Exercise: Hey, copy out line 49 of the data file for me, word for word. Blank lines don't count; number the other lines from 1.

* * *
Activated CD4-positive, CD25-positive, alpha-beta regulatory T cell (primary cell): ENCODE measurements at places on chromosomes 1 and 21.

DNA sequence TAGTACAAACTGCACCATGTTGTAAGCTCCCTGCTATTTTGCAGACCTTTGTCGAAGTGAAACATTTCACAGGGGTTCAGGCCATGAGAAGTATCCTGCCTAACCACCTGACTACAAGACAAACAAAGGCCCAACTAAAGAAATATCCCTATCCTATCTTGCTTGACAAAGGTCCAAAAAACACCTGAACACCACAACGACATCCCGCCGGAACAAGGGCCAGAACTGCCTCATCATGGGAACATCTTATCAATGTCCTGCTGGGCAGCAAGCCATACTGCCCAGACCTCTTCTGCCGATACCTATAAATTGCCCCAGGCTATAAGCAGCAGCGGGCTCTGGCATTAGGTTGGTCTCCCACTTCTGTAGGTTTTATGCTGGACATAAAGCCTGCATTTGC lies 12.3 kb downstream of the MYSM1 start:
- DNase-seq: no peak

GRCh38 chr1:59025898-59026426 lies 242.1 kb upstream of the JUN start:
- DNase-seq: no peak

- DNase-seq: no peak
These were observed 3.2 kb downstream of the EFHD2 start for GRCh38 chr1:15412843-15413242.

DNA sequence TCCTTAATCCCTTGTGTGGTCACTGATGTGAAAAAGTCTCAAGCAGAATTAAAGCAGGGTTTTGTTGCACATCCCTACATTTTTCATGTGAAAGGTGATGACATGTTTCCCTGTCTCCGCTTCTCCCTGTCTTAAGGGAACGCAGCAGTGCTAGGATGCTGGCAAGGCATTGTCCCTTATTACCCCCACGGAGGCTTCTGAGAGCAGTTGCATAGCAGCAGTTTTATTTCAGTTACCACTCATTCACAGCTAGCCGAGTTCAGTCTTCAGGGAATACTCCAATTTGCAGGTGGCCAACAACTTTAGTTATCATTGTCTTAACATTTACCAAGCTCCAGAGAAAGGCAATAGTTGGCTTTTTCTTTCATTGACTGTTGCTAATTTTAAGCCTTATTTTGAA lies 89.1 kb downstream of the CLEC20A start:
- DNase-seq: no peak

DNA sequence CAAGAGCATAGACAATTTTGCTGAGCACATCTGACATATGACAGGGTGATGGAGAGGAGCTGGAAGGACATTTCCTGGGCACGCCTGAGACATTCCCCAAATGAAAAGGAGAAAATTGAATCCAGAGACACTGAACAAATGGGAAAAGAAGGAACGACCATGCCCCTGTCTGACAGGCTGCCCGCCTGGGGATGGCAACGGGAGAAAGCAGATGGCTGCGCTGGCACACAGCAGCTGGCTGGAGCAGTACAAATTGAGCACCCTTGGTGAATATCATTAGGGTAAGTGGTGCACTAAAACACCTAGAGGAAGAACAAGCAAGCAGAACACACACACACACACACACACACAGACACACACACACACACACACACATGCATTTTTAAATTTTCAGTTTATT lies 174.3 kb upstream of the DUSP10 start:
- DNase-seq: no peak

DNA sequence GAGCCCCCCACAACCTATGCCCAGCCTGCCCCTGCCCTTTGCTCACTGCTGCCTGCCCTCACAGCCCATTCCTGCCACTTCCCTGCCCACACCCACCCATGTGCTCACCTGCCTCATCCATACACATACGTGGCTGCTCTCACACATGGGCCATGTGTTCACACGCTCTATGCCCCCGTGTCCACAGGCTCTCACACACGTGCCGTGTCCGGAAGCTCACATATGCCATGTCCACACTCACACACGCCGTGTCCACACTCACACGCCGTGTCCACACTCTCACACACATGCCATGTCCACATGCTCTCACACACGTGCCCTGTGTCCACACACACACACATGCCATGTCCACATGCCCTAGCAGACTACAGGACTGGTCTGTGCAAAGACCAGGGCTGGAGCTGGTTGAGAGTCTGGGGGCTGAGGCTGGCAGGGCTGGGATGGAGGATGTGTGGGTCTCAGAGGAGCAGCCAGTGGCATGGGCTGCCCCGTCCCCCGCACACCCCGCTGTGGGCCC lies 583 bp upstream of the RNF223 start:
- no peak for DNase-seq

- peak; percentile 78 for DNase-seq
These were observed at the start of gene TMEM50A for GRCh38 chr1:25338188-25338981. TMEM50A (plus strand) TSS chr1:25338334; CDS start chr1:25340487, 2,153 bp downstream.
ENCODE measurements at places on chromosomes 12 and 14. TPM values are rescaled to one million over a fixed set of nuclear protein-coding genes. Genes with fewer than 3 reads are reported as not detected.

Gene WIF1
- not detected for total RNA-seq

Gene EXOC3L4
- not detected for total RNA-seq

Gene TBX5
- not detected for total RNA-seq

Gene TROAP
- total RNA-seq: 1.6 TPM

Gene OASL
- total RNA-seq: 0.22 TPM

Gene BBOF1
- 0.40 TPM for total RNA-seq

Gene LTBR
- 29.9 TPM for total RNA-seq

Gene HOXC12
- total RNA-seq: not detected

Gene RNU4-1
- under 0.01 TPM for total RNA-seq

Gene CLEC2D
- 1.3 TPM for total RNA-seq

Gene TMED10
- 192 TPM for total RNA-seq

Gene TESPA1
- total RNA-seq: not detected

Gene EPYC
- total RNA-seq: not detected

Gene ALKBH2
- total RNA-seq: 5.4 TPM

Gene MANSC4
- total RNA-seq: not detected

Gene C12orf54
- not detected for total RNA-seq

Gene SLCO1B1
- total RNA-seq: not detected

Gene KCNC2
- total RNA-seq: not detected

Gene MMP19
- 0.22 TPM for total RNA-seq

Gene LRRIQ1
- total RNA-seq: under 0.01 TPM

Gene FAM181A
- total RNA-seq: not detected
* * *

Gene SLCO1B1